The most lavish exhibition ever to be staged at Chatsworth will open this weekend. From couture dresses to coronation gowns, fancy dress to headdresses, the exhibition reveals the style and social history of the cast of characters that have graced the rooms of Chatsworth over the past five centuries.
The Duchess of Devonshire said that the idea for the exhibition came about as a result of her daughter-in-law, Lady Burlington, searching in the Chatsworth textiles archive for a christening gown for her son. She was excited to discover a vast collection of textiles in the archives. Six years on, House Style: Five Centuries of Fashion at Chatsworth opens its doors.
In addition to dresses from the Devonshire House Ball of 1897, known as the party of the century (apparently potential guests went to Paris to have clothes made for it in the hope of securing a coveted invitation) there are over 100 items in the Chapel Corridor which give an insight into more personal style stories: letters, miniatures, illustrated books and photographs.
There is also a gold brooch belonging to the socialite and trend-setter Duchess Georgiana who married the 5th Duke of Devonshire in 1774 and went on to exert an extraordinary influence on 18th Century fashion and politics.
Fashion Revolution has been asking 'What's your fashion love story?' The more we love our clothes, the more we care for them, the longer they will last. We asked the Duke and Duchess of Devonshire to select their favourite items in the exhibition.
The Duke of Devonshire said that the exhibition was filled with a lot of personal memories, from Stella Tenant's wedding dress to items of clothing worn by his mother and father, but commented that it also revealed a wider social history. His favourite item is a David Hockney jumper from the late 1960s, although he commented that it seemed to have shrunk a bit in the intervening years! The jumper was handmade and came from a shop called Blades at the end of Savile Row which was owned and run by a friend of his, Rupert Lycett Green. He gave the jumper to his his middle daughter, who fortunately kept it and it now forms one of the many items on display in the Chapel Corridor.
The Duchess of Devonshire chose a couture gown created by Vivienne Westwood as part of her A/W 97 collection Five Centuries Ago which is a copy of the dress Queen Elizabeth I is wearing in a portrait from Hardwick Hall. The portrait was commissioned by Bess of Hardwick who was to become the second most powerful woman in the land. She is said to have designed, and possibly even embroidered, the motifs on the dress herself. Taking their inspiration from the natural world, they portray sea creatures and dragons alongside flowers and insects. The Duchess of Devonshire finds the detail of the Vivienne Westwood design fascinating as it so precisely reflects the animals on the original version of dress worn in the painting.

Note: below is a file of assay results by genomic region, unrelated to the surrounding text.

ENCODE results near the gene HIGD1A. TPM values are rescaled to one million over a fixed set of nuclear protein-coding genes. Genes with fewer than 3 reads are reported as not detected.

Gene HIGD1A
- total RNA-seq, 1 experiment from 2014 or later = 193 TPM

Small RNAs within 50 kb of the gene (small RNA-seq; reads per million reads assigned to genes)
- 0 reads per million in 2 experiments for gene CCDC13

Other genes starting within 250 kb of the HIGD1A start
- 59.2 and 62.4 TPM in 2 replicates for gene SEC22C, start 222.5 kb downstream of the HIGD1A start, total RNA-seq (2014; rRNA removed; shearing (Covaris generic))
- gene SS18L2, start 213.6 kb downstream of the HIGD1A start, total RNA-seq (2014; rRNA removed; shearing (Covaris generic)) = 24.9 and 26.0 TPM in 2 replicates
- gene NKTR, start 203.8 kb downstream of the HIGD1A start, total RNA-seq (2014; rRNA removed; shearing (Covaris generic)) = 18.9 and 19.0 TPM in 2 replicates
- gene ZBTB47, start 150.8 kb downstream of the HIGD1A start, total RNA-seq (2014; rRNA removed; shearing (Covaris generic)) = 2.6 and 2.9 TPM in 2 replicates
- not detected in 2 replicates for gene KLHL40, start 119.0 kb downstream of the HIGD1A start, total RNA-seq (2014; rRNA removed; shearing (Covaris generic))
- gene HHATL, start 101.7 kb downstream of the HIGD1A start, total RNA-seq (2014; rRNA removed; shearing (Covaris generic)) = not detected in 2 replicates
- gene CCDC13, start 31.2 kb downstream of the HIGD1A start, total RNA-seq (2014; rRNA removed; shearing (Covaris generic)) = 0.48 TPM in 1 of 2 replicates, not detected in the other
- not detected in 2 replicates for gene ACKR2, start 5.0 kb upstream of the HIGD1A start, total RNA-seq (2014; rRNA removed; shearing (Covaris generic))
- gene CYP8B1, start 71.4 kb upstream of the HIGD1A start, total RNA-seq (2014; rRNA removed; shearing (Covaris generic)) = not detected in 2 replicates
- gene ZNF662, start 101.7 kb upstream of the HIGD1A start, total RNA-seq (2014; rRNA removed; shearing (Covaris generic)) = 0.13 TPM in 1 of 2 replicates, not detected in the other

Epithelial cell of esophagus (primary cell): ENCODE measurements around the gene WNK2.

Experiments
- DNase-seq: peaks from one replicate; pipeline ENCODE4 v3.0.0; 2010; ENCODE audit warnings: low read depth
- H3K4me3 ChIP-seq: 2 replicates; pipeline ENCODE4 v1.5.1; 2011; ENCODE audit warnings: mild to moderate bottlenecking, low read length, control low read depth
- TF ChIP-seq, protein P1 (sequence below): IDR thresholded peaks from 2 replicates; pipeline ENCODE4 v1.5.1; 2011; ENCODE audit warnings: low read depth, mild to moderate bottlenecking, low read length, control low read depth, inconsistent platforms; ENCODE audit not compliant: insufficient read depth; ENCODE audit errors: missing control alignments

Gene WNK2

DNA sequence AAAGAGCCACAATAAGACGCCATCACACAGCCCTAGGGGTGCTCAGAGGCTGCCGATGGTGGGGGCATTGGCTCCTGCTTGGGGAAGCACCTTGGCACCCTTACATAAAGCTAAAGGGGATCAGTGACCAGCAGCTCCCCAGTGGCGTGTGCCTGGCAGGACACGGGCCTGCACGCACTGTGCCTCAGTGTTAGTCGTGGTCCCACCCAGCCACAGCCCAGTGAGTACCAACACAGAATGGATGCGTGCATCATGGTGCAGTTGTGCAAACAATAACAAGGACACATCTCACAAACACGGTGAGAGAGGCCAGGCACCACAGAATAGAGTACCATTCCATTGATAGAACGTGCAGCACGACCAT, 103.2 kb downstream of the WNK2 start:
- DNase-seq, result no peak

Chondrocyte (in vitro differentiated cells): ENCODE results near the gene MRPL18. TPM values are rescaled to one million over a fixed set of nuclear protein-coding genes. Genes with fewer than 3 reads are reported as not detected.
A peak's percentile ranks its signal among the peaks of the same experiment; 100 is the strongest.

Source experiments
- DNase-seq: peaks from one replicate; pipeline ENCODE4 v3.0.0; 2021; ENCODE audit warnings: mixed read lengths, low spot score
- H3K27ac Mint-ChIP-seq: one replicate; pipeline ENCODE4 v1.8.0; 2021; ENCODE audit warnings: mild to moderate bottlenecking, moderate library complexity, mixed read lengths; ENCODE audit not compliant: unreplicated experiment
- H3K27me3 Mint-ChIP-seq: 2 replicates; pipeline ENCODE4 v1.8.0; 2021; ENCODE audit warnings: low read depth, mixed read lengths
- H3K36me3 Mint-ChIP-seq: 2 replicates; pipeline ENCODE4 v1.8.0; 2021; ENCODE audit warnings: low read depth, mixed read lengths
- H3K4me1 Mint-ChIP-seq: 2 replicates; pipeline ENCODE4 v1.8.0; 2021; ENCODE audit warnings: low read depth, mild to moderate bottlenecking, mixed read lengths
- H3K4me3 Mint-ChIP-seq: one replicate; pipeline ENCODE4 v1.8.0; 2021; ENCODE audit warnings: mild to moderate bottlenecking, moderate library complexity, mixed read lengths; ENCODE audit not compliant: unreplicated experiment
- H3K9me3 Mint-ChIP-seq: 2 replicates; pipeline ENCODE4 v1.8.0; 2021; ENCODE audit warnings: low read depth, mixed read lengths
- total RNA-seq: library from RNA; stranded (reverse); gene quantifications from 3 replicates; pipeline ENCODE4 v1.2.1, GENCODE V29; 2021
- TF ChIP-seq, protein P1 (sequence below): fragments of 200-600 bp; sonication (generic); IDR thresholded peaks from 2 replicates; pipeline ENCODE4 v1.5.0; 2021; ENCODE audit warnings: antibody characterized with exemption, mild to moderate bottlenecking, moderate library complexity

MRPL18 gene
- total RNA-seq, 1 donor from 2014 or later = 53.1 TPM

The culmination of the exhibition is in the Great Dining Room where thirty guests gather for dinner, glamorously attired in designer clothing including Chanel, Balmain, Dior, Tom Ford, Erdem and Vivienne Westwood.
Lady Burlington, who has spent her working life in fashion, both as a model and as contributing editor for Harper's Bazaar, said In some cases, clothes that haven't seen each other since the 19th Century are being reunited. I hope visitors will appreciate the scale and ambition of the exhibition and enjoy exploring the stories that this clothing and memorabilia reveal about the Cavendish Family.
This exhibition is a truly remarkable example of how loved clothes last, illustrated by a family with a rich history of clothing love stories.
House Style: Five Centuries of Fashion at Chatsworth opens on 25 March 2017 and runs until 22 October 2017 at Chatsworth House in Derbyshire.